In this occasional series, we will bring you up to speed on the biggest national security stories of the week.
1. Can President Trump fire Attorney General Jeff Sessions? What are the consequences?
Yes. Cabinet officials serve at the pleasure of the president and can be fired for any cause or no cause. However, the politics and legality of firing this particular official at this particular time would be fraught, because special counsel Robert S. Mueller III is already investigating Trump’s intentions around his repeated attempts to force or shame Sessions into quitting, to determine whether those efforts are part of a broader pattern of attempted obstruction of justice. Firing Sessions, a former senator from Alabama, could provoke a fierce response in Congress, where many Republicans are still very supportive of their former colleague and where many Democrats fear that the president is willing to tear apart the Justice Department to torpedo the Russia probe.
2. If Trump fires Sessions, who would step in? What would happen to the Russia investigation?
It depends on how he does it. If he appointed a temporary replacement, that person could, in theory, take over supervision of the Russian probe from Deputy Attorney General Rod J. Rosenstein. Rosenstein has been overseeing the Russia probe because Sessions recused himself from investigative matters related to the 2016 campaign. Alternately, if Sessions were fired, Rosenstein could assume the title of acting attorney general, in which case the same person would be overseeing the Russia probe, but that person would also be the top official at the Justice Department.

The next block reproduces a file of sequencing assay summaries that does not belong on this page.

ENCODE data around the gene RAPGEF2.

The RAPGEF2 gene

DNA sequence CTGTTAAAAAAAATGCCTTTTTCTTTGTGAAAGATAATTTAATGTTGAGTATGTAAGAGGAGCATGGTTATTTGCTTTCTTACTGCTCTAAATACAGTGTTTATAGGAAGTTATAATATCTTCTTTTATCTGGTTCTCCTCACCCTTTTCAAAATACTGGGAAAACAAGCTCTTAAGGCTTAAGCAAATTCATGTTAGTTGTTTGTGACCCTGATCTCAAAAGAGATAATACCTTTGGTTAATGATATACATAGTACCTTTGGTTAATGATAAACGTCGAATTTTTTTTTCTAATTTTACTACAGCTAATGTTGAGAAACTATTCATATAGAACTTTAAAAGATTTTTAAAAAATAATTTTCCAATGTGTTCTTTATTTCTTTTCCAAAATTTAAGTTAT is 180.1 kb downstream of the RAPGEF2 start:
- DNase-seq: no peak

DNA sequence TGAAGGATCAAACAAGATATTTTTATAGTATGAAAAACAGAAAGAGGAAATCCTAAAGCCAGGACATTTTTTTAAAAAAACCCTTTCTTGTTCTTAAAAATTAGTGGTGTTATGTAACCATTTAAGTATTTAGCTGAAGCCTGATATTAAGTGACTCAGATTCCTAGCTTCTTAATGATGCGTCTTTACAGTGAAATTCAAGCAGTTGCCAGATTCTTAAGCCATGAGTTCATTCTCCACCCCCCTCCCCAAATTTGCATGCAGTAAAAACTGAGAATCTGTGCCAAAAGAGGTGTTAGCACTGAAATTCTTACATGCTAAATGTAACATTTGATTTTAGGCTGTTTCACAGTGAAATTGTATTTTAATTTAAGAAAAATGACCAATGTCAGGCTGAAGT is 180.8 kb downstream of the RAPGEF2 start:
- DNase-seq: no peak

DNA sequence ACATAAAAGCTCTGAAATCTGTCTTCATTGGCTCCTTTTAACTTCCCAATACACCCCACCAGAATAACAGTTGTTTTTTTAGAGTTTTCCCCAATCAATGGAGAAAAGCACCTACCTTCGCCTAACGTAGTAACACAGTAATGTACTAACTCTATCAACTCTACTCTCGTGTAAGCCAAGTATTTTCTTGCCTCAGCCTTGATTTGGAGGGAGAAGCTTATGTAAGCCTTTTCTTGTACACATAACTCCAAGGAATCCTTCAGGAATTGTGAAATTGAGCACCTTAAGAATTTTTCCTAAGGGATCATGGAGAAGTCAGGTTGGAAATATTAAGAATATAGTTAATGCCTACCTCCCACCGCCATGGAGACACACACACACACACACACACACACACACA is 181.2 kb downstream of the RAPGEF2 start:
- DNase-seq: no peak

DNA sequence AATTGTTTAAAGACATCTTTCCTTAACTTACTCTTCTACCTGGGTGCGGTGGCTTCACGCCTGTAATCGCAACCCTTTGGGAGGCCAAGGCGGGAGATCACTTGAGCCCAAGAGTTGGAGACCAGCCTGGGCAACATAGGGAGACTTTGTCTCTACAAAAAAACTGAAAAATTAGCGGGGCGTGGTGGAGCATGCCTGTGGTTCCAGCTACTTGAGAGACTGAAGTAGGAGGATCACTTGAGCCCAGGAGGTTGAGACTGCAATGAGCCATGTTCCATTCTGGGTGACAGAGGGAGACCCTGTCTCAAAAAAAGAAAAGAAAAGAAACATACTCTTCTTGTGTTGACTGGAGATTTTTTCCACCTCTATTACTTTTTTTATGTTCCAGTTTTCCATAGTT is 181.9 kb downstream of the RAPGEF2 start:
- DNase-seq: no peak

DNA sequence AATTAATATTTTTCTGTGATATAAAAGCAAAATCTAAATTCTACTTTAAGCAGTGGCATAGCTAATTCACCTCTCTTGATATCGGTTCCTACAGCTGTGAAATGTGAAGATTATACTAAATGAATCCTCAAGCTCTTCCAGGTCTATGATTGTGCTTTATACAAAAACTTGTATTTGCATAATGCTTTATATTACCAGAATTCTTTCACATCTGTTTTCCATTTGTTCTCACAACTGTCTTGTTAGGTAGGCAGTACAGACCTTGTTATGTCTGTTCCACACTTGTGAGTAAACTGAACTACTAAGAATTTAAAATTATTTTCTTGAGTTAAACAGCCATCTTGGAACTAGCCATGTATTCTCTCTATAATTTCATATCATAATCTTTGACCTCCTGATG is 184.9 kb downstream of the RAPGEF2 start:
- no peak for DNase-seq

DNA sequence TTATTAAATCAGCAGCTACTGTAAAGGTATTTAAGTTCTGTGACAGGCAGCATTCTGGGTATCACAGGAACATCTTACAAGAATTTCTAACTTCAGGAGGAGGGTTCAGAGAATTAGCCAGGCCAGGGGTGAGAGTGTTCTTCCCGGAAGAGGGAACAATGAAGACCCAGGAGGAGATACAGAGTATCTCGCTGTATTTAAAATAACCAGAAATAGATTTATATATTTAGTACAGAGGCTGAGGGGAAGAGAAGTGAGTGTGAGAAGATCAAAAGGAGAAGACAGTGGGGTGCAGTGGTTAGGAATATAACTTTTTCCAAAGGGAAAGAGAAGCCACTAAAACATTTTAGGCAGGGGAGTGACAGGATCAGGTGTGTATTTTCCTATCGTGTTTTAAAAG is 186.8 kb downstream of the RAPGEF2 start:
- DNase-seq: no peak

3. Has Sessions ever fired back against Trump?
Sessions has generally laid low when the president publicly criticizes him. On Wednesday, after the president attacked the attorney general in a tweet pushing for a more aggressive investigation of alleged surveillance abuses against a former Trump campaign aide, Sessions took the rare step of issuing a statement, saying that as long as he was the attorney general, he would continue to do the job “with integrity and honor.” The statement suggests that Sessions felt Wednesday’s attack was more alarming than previous complaints from the president.
4. How unusual is it for the president to criticize the attorney general so publicly?
It is very unusual. Presidents have been known to grouse privately about their attorney general or FBI director. What Trump has done, though, is regularly air his dislike of his attorney general, which current and former Justice Department officials have called a worrisome sign for the long-term credibility and stability of the department. Part of the reason Trump’s critics are so alarmed by his comments about Sessions is that he appears to want Sessions to use the department’s investigative powers to fight the president’s political battles.
5. Will Sessions continue to take the criticism?
The attorney general’s statement Wednesday seemed to be a reassertion that he has no plans to resign and is willing to endure public ridicule from the commander in chief to stay in the job. Trump’s broadsides have had an odd political effect — while many Democrats disagree with Sessions and distrust his stewardship of the department, they also fear that if Sessions were forced out, what follows could be more partisan and tumultuous.